UCLA's campus in Westwood. (Luis Sinco / Los Angeles…)
The interest rate for a key type of student loan is scheduled to double from 3.4% to 6.8% in three months unless Congress, which voted to lower the rate in 2007, decides to keep it in place.
The rate for the subsidized Stafford loans had gradually declined from 2008 through 2011, when it bottomed out at 3.4%. Last summer, after some bitter partisan sniping, Congress extended the low rate – but only for a year.
It’s scheduled to rise back to 6.8% on July 1 unless Congress acts. But the estimated $6-billion cost makes that by no means a certainty during a year in which federal budget deficits are such a divisive issue.
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Neither party's budget proposal has money specifically set aside to keep rates on subsidized Stafford loans at the current level, a recent Huffington Post look at the issue noted.
House Republicans' budget would double the rates on newly issued loans. Senate Democrats want to keep the 3.4% interest rate – but the budget they passed last month does not set aside money to make that happen.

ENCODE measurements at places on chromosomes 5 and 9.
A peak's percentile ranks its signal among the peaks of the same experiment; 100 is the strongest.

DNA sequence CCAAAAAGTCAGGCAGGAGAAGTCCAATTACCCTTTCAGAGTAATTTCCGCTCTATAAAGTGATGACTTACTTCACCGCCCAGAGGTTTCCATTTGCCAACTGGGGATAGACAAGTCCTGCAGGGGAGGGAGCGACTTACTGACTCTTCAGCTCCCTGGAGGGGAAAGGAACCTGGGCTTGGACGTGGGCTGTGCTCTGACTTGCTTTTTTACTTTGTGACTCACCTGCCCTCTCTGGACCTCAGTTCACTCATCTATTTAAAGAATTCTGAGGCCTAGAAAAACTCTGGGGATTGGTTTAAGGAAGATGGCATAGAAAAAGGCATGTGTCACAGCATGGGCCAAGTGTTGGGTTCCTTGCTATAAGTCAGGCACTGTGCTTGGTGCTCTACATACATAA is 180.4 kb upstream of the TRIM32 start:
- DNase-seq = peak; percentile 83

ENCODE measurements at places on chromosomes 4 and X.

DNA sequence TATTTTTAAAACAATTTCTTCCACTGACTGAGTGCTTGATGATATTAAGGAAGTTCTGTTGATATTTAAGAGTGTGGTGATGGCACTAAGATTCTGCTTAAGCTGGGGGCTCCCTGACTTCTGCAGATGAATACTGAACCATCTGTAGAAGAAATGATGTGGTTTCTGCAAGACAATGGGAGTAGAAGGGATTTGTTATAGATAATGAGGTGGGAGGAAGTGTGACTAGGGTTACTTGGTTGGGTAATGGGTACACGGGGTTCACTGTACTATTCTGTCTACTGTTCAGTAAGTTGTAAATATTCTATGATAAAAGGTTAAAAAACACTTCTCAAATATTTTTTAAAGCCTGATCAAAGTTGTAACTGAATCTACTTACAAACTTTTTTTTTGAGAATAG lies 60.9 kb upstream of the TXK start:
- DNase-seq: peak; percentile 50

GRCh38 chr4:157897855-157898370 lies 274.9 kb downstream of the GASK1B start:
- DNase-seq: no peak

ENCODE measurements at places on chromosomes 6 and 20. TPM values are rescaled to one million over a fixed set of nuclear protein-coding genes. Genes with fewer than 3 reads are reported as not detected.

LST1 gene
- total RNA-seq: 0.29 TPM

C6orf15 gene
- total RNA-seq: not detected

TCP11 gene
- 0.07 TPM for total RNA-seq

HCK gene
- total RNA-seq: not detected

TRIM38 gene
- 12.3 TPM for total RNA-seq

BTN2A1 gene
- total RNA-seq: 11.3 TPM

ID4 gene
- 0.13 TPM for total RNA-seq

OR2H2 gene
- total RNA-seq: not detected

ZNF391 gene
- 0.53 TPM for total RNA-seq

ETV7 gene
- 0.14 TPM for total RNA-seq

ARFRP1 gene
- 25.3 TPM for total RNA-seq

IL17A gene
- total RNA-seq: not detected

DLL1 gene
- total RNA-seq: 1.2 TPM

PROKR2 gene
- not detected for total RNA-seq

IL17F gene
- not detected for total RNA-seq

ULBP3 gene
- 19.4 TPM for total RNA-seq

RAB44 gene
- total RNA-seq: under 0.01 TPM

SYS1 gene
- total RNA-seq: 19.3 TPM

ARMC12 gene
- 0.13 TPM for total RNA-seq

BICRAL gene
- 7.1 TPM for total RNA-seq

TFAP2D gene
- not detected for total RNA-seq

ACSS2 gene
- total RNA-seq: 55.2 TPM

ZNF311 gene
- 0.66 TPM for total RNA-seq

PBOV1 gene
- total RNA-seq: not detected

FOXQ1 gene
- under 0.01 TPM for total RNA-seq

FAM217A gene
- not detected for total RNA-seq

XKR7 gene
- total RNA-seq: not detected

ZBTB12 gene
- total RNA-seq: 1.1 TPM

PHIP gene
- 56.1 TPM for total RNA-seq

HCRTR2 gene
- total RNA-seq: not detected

Under any circumstances, the subsidized Stafford loans are considered the best deal for students who can demonstrate financial need.
That’s because the government pays the interest on the loans while students are enrolled at least half time. Freshmen can receive a maximum of $3,500 a year, sophomores $4,500 and the loans top out at $5,500 annually for juniors and seniors.
The interest charges only kick in after students are out of school. A student who borrowed the maximum $19,000 over a four-year college career and then repaid the debt over the standard 10 years would shell out a total of $22,439 at 3.4%, compared with $26,238 at 6.8%.
U.S. Rep. Karen Bass (D-Los Angeles) introduced a bill on March 21 that would extend the low rate permanently.
“Education is a ladder to economic opportunity but for far too many Americans the opportunity
is coming at too great a cost,” she said.
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